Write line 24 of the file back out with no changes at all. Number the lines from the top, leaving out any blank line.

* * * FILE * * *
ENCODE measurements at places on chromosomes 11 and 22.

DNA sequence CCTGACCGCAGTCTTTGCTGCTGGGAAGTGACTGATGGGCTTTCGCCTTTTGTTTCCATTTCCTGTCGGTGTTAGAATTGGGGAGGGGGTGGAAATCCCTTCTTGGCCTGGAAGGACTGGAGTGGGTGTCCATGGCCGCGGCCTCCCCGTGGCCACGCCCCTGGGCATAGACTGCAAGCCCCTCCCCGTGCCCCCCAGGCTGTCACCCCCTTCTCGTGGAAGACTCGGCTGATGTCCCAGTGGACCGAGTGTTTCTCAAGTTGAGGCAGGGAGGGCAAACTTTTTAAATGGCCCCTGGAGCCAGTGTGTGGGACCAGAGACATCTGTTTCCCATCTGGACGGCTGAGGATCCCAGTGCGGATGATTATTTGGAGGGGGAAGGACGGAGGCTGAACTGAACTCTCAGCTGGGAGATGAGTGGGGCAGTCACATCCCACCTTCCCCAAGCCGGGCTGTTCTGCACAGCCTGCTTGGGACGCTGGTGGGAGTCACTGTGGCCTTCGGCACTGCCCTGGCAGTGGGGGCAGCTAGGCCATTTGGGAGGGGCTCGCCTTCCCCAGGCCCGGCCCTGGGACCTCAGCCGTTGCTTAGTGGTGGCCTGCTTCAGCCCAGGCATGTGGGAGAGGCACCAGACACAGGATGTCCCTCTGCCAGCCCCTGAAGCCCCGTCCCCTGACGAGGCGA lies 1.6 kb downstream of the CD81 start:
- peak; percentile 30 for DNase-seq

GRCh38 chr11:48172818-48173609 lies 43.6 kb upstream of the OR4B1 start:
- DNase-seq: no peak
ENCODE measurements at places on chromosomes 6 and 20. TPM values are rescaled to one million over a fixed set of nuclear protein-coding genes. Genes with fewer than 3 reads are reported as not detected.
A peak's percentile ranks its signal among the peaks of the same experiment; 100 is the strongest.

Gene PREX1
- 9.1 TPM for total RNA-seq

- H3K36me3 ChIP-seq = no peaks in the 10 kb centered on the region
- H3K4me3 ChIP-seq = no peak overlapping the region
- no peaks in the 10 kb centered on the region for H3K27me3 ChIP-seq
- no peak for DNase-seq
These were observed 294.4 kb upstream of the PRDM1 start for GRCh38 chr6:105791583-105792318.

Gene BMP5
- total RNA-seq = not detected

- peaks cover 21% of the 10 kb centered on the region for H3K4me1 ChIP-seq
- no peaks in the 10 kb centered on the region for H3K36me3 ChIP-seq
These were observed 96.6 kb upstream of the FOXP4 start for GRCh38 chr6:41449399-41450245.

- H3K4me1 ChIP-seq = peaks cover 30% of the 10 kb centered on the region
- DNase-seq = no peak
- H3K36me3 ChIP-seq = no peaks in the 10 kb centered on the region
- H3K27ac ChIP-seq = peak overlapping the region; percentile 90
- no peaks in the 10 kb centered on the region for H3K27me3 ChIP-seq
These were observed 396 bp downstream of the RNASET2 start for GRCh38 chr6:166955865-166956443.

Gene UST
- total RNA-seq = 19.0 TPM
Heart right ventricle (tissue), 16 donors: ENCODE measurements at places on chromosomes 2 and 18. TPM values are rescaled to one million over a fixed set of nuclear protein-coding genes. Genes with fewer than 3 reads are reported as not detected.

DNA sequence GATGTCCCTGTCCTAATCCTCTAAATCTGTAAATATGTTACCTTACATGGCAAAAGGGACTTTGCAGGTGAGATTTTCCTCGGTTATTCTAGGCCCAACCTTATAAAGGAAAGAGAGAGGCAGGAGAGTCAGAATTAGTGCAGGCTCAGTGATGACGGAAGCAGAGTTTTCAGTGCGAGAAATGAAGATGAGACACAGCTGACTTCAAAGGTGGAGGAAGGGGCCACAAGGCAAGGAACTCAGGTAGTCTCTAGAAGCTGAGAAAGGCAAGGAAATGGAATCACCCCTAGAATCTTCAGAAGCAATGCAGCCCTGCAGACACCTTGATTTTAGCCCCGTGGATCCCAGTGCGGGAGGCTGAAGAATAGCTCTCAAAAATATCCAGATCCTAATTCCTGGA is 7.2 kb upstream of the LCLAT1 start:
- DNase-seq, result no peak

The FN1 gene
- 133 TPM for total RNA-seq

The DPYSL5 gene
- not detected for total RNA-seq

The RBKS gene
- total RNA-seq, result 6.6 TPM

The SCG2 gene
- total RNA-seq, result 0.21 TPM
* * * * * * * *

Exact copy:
- no peaks in the 10 kb centered on the region for H3K27me3 ChIP-seq